Attending poorly organized and managed meetings “weakens me”. The bad news is I’m in a lot of meetings each day at work, and I also attend meetings at church and with the professional IT organization in which I’m involved. Marcus Buckingham defines an activity that weakens us as one that drains us, bores us and is something on our calendars that we don’t look forward to.
Author and blogger Michael Hyatt shares this same weakness with me. He writes that he is weakened by long meetings of any kind. He states that he can focus intently for about two hours at the maximum. Then his attention begins to wander and he has to move on to something else or he actually becomes a distraction.
So what can we do to avoid creating meetings that weaken others? Here are 4 simple suggestions to help you have better meetings:
- First, identify a clear leader of the meeting. This is the person who is accountable for planning and leading a well-managed meeting.
- Second, have a clear purpose for the meeting. Everyone is busy and should know why the meeting needs to be held in the first place. I work with a leader who will often ask, “What problem are we trying to solve here?” That’s a great question and one we should keep in mind when planning meetings. If you don’t have enough content to cover in the meeting or the communication can be done via email, cancel the meeting and respect your attendees by giving them the time back to focus on other priority items.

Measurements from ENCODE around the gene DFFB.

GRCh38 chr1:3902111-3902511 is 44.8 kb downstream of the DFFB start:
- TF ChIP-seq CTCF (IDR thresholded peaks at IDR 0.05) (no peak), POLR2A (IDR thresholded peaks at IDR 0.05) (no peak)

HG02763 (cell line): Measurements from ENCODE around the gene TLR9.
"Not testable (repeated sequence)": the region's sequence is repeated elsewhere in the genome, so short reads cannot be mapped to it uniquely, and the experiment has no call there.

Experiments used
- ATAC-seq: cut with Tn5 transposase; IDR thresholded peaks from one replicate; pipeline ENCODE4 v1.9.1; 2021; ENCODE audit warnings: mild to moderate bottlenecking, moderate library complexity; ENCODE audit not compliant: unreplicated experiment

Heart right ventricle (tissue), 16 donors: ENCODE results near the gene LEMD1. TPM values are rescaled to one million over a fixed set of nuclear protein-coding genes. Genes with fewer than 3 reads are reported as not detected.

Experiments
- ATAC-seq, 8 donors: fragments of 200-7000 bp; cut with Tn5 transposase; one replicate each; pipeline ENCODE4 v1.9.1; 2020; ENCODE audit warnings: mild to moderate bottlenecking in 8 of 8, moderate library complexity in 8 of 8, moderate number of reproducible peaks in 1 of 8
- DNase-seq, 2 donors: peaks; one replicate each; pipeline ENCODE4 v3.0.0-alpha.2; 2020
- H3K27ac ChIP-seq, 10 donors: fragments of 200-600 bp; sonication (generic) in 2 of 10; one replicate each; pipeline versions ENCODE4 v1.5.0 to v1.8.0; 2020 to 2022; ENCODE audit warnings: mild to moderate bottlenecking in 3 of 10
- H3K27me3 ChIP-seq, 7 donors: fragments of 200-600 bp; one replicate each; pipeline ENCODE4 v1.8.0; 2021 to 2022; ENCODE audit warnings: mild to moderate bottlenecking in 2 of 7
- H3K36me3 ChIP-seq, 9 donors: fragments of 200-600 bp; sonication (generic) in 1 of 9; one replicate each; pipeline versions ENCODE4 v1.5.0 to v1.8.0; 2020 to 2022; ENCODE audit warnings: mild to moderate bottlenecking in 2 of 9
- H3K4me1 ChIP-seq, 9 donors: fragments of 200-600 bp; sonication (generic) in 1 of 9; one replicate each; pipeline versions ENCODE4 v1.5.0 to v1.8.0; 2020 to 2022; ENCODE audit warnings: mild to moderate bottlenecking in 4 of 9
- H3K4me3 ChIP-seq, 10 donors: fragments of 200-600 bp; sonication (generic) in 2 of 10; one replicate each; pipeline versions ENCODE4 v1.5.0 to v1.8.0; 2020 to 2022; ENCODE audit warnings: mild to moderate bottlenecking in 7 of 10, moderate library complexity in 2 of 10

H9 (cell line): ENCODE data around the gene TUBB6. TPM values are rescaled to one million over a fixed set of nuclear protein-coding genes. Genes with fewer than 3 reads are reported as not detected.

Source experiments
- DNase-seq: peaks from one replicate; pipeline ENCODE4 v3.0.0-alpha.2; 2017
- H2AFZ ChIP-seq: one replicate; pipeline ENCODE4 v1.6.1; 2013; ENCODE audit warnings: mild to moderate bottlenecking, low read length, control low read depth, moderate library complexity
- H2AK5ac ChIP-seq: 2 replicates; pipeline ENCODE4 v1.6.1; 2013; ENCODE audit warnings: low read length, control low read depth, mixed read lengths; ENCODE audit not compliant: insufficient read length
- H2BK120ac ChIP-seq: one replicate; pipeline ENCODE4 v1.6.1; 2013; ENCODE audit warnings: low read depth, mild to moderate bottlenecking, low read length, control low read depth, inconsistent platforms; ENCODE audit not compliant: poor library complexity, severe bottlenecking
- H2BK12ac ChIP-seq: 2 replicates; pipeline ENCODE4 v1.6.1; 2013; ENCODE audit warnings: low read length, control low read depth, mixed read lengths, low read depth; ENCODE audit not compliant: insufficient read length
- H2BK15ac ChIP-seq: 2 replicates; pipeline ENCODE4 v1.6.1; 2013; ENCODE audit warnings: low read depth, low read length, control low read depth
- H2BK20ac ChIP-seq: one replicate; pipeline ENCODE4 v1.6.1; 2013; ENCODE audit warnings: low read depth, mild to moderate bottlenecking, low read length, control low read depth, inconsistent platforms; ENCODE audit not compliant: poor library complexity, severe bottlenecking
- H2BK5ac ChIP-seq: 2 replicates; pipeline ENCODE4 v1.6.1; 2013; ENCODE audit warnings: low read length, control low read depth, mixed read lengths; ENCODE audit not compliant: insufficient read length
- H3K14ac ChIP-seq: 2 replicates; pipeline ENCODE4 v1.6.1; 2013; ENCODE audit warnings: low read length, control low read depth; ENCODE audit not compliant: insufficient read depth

- Next, develop an agenda for the meeting. This would include a clear starting and ending time. Request agenda topics ahead of time, including the specific person assigned to that topic, and the amount of time they will need for their topic. If in the meeting you find that a topic is going to take longer than expected, adjust the agenda (not the length of the meeting) to accommodate the need for additional time. You may have to delay discussion on some topics so that you can devote time to the topics that have the higher priority. At times, you may also have to make the decision to take discussions that will need more time, off-line.
- Finally, recap items agreed on. How many times do you leave a long meeting and not really know what the outcome was, or what the next steps were? I think that happens a lot. Patrick Lencioni helpfully suggests that at the end of every meeting take a few minutes to ensure that everyone is walking away with the same understanding about what has been agreed to and what they are committed to.
These are just a few suggestions I have to help you run better meetings. Meetings are necessary for many reasons, so let’s make the ones we run the very best. What suggestions do you have to add to this list?